THIS ONE THING by Damian Maher


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In this debut novel, an inquisitive, determined lad comes of age and explores his sexuality in Yugoslavia during the 1980s.

Maher presents approximately 30 years of Daniel’s life, beginning with a disruptive family event that occurs when he’s 10. As a child, Daniel leads a fairy-tale existence, albeit mostly in a negative way, with an unstable mother, a distant father, and a wicked stepmother. The dawning awareness of his homosexuality adds a further sense of alienation among his peers, so he largely keeps to himself and focuses on academic achievement. The author sets the tone in the preface: “When one is different, the answers have to come from within.” One bright spot in all of this turmoil is Daniel’s deep bond with his paternal grandmother, perhaps the best-drawn and most affecting relationship in the book. His loss of virginity with a Bosnian soldier confirms Daniel’s physical desires, but he yearns for the emotional fulfillment of a meaningful relationship. While casual sex indeed serves a purpose over the next decade or so, Daniel continues to seek the elusive true love. During his college years in Zagreb, he takes a trip to Ibiza and meets a hunky, similarly repressed Spaniard named Tonio. Maher notably captures the intensity of this connection even though it’s short-lived due to circumstances beyond Daniel’s control. Perhaps intentionally, pillow talk fluctuates between trashy and maudlin throughout the novel. Regardless, Maher capably handles pacing and suspense: as Daniel repairs past damage with one of his parents and earns advanced degrees, it’s clear that the revelation of a stigmatized sexual orientation could still jeopardize his personal relationships and professional opportunities. However, given that the bulk of the action takes place in Croatia, it’s worth noting that Maher does not directly address the dissolution of Yugoslavia that occurred during the same time period.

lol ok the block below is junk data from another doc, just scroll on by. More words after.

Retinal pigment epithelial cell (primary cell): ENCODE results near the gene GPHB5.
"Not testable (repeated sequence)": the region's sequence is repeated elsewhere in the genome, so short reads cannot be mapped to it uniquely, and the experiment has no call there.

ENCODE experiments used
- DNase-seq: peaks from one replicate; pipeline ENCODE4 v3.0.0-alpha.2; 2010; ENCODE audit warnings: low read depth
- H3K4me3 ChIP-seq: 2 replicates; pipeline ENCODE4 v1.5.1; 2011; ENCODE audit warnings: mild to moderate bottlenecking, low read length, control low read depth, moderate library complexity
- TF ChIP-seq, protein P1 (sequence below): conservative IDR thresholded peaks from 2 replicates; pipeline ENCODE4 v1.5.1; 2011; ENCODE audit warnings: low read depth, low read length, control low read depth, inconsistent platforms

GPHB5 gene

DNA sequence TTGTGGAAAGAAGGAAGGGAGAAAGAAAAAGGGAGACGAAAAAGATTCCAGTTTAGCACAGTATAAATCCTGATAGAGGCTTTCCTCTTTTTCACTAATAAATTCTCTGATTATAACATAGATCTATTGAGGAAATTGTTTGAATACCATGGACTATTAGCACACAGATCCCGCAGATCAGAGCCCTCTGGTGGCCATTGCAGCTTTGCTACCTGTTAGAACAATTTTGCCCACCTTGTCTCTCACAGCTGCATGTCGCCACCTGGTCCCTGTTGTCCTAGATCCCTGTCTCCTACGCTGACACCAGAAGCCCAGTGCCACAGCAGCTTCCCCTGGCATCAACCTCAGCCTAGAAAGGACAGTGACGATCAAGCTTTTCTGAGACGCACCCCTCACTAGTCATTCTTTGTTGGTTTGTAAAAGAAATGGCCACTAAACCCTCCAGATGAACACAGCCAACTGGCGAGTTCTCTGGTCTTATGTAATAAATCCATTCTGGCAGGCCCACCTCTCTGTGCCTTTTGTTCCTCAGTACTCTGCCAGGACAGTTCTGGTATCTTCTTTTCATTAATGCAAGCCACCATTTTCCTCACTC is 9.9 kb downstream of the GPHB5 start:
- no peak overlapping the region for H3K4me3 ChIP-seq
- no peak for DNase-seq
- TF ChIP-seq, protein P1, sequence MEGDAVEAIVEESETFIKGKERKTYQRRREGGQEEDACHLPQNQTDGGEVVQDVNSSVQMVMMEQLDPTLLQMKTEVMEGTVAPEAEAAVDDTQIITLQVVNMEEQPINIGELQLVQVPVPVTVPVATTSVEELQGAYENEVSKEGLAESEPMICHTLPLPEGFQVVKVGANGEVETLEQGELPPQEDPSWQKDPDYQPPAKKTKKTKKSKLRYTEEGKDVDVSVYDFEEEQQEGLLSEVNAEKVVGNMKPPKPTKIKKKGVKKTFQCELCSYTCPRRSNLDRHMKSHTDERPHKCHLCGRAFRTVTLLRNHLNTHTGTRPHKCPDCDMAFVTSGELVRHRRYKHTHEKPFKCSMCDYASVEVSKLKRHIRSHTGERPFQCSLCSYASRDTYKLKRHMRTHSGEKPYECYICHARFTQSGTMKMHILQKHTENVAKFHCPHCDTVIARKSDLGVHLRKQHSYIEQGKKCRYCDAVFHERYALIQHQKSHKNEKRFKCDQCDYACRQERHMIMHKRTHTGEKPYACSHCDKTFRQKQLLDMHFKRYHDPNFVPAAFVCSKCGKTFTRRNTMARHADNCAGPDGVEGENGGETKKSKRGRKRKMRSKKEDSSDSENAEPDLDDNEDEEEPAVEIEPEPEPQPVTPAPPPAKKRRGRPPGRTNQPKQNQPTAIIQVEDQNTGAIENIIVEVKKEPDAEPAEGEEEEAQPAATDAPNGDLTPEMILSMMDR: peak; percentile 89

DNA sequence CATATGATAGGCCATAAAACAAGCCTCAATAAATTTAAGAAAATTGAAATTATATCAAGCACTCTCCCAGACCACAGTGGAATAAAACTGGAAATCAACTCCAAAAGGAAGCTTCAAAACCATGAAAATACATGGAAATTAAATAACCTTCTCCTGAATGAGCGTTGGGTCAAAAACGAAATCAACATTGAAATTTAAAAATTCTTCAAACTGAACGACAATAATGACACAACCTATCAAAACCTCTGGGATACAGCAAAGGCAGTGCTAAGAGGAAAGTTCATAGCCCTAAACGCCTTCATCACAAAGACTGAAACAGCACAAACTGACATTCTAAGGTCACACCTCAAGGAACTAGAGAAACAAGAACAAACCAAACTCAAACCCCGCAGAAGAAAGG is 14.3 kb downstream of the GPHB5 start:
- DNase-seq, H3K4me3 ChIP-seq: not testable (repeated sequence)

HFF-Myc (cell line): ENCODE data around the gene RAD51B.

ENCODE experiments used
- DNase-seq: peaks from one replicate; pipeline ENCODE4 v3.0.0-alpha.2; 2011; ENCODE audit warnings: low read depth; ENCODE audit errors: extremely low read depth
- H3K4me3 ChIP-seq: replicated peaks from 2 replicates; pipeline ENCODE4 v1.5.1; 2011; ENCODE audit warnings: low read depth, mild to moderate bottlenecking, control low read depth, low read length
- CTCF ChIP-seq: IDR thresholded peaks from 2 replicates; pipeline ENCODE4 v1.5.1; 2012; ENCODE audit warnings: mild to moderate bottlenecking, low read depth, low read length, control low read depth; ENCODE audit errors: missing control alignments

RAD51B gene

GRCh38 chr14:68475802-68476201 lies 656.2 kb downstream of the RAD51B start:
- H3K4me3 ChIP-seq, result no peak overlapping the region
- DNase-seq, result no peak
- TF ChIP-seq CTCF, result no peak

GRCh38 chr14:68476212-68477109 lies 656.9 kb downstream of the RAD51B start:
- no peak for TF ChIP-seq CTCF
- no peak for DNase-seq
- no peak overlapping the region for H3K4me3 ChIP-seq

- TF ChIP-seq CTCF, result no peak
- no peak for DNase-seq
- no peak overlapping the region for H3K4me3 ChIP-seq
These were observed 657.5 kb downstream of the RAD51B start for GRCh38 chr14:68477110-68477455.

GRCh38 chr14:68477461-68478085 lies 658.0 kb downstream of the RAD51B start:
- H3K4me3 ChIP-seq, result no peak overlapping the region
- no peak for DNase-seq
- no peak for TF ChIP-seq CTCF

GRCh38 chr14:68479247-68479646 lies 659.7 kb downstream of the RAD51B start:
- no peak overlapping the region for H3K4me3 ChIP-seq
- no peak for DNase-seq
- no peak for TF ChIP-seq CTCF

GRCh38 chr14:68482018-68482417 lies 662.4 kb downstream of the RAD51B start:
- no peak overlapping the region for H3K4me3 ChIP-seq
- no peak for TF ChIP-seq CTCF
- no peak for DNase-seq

A respectable first novel with a solid balance of drama, sex, and romance.

Publisher: CreateSpace
Program: Kirkus Indie
Review Posted Online:
Kirkus Reviews Issue: May 15th, 2015


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